There are quite a few independent developers that develop open-source products or projects, and the reasons for doing so are varied. To start, such open-source ventures create a community of users who help develop the product, ensure transparency, and lead to the development of safer products because more people saw it and could thus raise any red flags. However, monetary income is not one of these reasons to start open-source projects. But with all due respect to the stars at GitHub, developers, who have invested tens and hundreds of hours on projects, would not mind getting some recognition from time to time, as small financial grants.
Invested in 20 projects
The Israeli startup Appwrite, which develops the open-source Microservices platform for web, mobile and Flutter developers, has announced the establishment of a new fund called the Appwrite OSS Fund which aims to invest in open-source developers.
The new Appwrite fund will stand at $50,000 in its first year, which will be distributed to various open-source software developers, unlike funds granted by venture capital. Appwrite has launched a page on its website where open-source developers can apply or recommend other developers for funding from the OSS Fund. The projects that apply will be selected by a committee set up by Appwrite and will include company representatives alongside prominent representatives from the open-source community.
The Israeli startup notes that the open-source community is necessary for the continued functioning of the entire network, when currently between 70% and 90% of all software on the network is open source. On the other hand, many developers who maintain the most critical projects embedded in the systems and products we use, get very little pay– or no pay at all.
Eldad Fux, CEO and co-founder of Appwrite, told Geektime that the fund will grant $2,500 to 20 open-source code contributors and projects annually. “Our plan is to grant money to a multitude of different projects, on the condition that they don't have any other funding sources, like that from a venture capital firm, and wouldn't be benefiting from the business model. When this fund completes its mission, we will consider establishing another one with additional operations to help the open-source world," Fux added.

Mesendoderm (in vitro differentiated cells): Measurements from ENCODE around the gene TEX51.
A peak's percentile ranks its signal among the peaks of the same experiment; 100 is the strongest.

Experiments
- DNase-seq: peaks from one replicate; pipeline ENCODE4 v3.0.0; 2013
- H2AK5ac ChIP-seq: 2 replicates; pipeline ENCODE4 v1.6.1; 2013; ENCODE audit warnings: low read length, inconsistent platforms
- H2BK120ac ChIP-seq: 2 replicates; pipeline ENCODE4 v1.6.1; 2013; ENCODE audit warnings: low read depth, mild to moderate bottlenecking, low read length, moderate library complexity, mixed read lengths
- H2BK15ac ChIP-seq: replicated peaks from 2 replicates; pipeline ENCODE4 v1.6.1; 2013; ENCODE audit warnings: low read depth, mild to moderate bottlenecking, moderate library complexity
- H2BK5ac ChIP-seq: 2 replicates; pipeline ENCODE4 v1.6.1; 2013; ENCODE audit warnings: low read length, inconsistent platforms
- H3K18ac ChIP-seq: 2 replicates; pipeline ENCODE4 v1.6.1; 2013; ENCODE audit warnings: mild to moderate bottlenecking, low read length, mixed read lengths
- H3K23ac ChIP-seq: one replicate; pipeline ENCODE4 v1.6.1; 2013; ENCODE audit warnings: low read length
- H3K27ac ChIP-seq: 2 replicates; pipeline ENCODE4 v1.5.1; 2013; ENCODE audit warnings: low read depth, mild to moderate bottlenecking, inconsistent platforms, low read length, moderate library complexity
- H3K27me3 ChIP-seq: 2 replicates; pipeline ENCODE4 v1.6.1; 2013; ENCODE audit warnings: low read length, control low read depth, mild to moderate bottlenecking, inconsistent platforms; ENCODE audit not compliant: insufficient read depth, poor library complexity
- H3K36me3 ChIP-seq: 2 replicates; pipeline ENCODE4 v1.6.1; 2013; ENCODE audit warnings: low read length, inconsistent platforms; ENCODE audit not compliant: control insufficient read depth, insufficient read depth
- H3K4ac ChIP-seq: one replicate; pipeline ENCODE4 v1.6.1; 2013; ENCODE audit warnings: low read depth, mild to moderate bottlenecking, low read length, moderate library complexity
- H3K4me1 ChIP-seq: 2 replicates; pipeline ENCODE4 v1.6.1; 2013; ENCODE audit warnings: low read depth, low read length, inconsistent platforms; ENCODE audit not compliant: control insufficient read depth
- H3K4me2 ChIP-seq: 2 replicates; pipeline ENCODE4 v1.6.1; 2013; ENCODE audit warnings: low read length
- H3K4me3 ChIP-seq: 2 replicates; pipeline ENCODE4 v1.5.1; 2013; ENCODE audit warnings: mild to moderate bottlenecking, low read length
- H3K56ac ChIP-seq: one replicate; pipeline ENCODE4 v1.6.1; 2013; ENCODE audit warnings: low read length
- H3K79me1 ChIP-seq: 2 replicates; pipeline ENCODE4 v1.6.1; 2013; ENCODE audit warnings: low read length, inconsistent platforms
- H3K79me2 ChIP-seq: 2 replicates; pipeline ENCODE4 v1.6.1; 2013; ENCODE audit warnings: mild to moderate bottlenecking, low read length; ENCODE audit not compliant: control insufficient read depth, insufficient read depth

Last year, it came out that Marak Squires, an American developer, deliberately pushed committees that destroyed two JS libraries and harmed thousands of other developers. Even before this event, the developer expressed that he was not pleased with the fact that he had done all this work which was then available for everyone online for free and was used by large corporations and commercial companies that then made money from it yet did not pay it forward to the community. What do you think about this case? Do you think initiatives like that of Appwrite can prevent such cases in the future?
"You don’t have to agree with Marak's actions to understand his frustration. Almost every company today benefits gravely from open sources and only a few of them return such benefits to the community. While our initiative is modest and will not solve industry problems, I think it sends a very strong message. We hope to see more companies, large and small, come together to help open-source developers and help build a healthier ecosystem around their technology."
Fux says the money is coming straight out of the startup budget. But even though they are not a cash-rich unicorn, the move was still welcomed by investors. "It was clear from day one that we were doing everything we could to stay true to our sources as an open-source company. Without the open-source community, we would not have reached where we are today. It only makes sense to do everything we can to make sure the system around our technology stays healthy. And we are always looking for other ways in which we can help open-source projects thrive."
Appwrite was founded in 2019 by Eldad Fux, and it maintains open-source products on the SaaS side of things. Last month, the Israeli startup raised $27 million from Tiger Global and other firms. Upon announcing this round of funding, Fux told us that 95% of the company's developers are people who have previously contributed to the company's open-source product. If you are an open-source developer and interested in receiving a grant from them, the application page is here.